About this Plan
Starlight. Stunt control line model. Elliptical wing, partial flaps and Fox .35 power.
Quote: "A graceful, able, lightweight stunt machine, elliptical wing, partial span flaps. Designed around a Fox .35. Starlight, by Charles A Mackey.
The 'Starlight' was designed to meet the requirements of a competition stunt ship with the emphasis on appearance. If you find the lines pleasing, then your taste is in agreement with ours. The basic approach, as you can see, was a long, low elliptical wing stunter with a wing mounted landing gear.
The Starlight is the fifth ship of the same basic design. The first, as you may have surmised, was a semi-scale Spitfire that closely resembled the full sized British aircraft. It featured a thin wing (15%) and a ridged landing gear equipped with soft wheels. The Spitfire was fine in the air, but really spectacular on landings and takeoffs. The ship still hangs in the bedroom of Ronnie Peterson, accompanied by a shelf of dusty trophies.
Ronnie won a trip to the Nationals and placed 5th in senior stunt. Bill Netzband witnessed Ronnie's flying at the Nationals. Bill is a pretty good stunt judge among many other rare qualities. He reported the judges were conditioned for medium speed flying on shorter lines. Ronnie was flying the Spitfire slowly on 70 foot lines, and although very accurate, it appeared to be too different for the judges.
The second design in the series was painted metallic blue. It was test flown on a bright clear night (couldn't wait till morn!). That's where the name 'Starlight' was innovated. The ship was basically a Spitfire. I have good reason to believe that this was the first large stunt ship to feature adjustable leadouts. With this little trim device, we learned a lot. First, that it took 10° line rake to keep it out flying at slow speeds on 70 foot lines. Secondly, that this adjustment didn't necessarily apply to any other airplane, not even to the same design. We did finally adjust the Starlight to fly so slowly that we actually got a bit drowsy during the square eights. Sometimes we even forgot what maneuver we were flying. Come to think of it, this sometimes happens with the fast ones too!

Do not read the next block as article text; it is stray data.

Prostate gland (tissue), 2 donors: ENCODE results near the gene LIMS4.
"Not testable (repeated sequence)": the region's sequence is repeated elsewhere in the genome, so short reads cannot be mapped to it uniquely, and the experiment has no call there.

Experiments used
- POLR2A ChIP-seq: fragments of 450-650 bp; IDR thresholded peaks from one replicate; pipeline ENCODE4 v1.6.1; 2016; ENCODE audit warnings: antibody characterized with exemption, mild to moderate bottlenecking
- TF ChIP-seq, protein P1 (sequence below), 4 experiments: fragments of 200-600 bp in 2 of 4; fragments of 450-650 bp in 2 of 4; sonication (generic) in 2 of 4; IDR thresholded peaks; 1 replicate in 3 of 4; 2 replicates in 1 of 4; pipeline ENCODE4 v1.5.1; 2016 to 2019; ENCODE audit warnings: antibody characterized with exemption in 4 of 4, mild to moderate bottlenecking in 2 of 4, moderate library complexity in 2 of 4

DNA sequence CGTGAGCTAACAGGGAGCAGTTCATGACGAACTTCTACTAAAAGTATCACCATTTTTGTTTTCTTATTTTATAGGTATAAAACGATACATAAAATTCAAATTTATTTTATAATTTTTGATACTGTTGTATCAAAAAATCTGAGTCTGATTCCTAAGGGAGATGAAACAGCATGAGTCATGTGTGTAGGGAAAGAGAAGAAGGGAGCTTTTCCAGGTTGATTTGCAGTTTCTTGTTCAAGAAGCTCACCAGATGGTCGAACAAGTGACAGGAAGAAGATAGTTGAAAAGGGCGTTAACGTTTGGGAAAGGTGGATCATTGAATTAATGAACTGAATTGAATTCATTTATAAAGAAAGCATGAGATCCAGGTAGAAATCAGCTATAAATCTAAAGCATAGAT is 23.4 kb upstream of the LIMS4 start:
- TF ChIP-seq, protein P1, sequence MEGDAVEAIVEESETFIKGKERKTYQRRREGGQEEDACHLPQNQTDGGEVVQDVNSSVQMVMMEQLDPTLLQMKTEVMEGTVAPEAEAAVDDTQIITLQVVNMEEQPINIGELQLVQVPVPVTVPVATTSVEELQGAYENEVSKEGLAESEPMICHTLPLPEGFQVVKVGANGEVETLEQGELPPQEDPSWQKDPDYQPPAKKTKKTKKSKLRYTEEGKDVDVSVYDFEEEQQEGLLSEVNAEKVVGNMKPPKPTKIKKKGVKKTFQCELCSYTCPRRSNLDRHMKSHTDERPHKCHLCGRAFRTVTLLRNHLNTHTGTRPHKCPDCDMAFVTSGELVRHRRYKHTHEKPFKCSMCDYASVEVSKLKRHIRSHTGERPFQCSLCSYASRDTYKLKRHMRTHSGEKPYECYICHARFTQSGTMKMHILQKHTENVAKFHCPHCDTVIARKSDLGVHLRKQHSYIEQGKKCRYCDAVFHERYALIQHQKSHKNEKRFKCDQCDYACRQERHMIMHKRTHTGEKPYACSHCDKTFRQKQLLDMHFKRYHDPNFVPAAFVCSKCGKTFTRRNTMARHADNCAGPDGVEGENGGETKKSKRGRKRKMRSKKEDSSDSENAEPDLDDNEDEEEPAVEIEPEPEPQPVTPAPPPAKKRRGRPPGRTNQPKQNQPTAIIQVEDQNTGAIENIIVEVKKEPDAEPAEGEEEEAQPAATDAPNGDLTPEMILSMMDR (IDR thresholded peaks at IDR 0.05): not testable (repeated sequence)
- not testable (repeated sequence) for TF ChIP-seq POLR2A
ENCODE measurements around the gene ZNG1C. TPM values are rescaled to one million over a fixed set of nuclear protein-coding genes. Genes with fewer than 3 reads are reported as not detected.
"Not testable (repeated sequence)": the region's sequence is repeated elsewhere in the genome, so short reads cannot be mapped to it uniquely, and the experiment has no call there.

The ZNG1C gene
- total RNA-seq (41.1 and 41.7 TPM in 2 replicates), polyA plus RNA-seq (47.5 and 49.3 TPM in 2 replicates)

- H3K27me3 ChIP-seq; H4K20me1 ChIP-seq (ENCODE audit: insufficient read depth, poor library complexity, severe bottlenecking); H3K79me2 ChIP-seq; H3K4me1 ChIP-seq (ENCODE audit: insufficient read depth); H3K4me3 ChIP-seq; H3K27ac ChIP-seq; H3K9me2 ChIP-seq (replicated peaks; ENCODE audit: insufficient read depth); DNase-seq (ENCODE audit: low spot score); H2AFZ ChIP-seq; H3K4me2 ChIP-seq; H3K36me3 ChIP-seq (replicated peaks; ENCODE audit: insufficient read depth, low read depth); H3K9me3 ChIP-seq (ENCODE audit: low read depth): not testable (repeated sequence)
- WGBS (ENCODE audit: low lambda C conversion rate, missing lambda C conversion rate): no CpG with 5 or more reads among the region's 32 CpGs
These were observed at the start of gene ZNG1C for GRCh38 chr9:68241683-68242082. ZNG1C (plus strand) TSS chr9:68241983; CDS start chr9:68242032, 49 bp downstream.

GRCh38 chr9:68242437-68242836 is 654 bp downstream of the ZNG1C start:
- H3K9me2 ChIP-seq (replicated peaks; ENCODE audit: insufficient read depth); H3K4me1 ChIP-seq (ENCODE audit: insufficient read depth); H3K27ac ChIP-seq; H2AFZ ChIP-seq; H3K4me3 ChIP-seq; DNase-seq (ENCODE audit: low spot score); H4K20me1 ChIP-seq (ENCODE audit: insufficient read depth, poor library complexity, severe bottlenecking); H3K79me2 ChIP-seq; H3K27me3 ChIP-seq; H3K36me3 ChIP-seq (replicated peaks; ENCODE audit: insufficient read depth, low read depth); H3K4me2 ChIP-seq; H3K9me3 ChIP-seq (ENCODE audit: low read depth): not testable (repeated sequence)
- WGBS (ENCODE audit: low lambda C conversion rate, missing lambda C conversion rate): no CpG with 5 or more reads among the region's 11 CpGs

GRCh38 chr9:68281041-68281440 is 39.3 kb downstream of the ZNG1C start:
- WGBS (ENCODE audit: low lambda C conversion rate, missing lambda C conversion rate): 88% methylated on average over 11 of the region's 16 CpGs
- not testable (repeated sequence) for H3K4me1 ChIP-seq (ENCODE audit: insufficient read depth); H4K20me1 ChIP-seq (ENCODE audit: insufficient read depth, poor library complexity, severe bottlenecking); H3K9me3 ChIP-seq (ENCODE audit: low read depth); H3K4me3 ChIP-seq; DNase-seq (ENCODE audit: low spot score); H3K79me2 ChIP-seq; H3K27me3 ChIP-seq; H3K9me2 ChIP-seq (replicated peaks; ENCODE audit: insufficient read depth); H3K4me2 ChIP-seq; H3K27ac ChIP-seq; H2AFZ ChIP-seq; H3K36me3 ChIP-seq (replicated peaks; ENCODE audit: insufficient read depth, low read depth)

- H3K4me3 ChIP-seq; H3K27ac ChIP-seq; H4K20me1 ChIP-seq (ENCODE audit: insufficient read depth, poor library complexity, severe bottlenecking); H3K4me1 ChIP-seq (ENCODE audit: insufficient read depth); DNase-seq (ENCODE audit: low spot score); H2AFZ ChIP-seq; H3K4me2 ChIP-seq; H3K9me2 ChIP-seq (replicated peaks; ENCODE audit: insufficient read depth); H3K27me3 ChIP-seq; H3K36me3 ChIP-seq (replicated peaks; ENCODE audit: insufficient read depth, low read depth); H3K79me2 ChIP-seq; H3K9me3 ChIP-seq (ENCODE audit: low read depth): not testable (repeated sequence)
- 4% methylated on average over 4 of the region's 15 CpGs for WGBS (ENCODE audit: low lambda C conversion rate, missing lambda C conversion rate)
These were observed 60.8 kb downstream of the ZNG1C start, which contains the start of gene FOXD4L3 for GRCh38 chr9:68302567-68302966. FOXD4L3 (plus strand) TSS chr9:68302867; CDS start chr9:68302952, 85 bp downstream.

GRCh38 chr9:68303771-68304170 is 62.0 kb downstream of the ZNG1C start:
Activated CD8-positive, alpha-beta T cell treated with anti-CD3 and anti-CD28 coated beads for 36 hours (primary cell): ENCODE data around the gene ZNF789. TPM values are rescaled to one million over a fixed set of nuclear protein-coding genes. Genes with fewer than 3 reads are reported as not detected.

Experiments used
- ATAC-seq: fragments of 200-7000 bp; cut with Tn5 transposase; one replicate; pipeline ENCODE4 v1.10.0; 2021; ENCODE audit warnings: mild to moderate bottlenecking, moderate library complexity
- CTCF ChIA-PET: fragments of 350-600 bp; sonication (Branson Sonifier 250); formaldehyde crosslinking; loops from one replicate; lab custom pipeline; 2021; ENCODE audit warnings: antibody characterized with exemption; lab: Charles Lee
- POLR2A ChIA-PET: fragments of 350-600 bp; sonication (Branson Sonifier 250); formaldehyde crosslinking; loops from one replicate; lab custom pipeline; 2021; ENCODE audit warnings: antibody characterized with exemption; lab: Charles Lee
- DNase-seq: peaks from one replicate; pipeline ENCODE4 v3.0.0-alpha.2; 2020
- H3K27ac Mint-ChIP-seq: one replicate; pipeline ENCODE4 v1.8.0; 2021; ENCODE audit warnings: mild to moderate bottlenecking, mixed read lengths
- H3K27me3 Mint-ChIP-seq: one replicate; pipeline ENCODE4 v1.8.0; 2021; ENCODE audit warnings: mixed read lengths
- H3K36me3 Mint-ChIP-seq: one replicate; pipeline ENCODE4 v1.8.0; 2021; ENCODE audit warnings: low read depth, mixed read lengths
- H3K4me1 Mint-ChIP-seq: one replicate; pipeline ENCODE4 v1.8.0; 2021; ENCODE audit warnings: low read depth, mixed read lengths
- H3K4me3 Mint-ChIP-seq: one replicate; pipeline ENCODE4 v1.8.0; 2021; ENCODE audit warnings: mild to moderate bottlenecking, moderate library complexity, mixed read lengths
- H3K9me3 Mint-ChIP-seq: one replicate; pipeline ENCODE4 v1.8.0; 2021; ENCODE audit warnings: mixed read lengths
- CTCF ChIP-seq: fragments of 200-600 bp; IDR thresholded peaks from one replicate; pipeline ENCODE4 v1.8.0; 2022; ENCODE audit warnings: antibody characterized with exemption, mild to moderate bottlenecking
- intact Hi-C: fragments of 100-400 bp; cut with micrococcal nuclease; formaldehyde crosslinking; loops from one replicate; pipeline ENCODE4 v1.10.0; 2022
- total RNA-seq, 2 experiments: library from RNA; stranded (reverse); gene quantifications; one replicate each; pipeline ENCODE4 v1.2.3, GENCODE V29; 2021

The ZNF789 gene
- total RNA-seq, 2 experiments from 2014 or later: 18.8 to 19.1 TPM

About this time competition flying was all but forgotten around the old campfire. But a new friend wandered through the smoke and wanted to build a Starlight. We talked a while and agreed we would like one with a thicker wing that flew a little faster. We used an 18% airfoil and threw in a weighted aileron as on the Carrousel design and built an adjustable trim tab on the in-board wing. We colored it red. This one is still around in Indiana somewhere. It flew well and made us think a little more about airfoil.
I caught the contest fever again two weeks before the Chicago Nats and built the same basic design for an Oliver Tiger .015 diesel. It was completed the day before flying time and as is the usual case, bad fuel and lack of trim made flying on short lines necessary. The official flights were not the best, but we were not ashamed of them. The weight of this stunt ship was 29 ounces and it used a 20% airfoil. The landing gear was mounted in the fuselage. You can see with this com-bination of factors, landings were diffi-cult. When we later found time to trim it out, it weighed in at 32 ounces, and stayed tight on 70 foot lines..."
Update 24/11/2018: Added article, thanks to RFJ.
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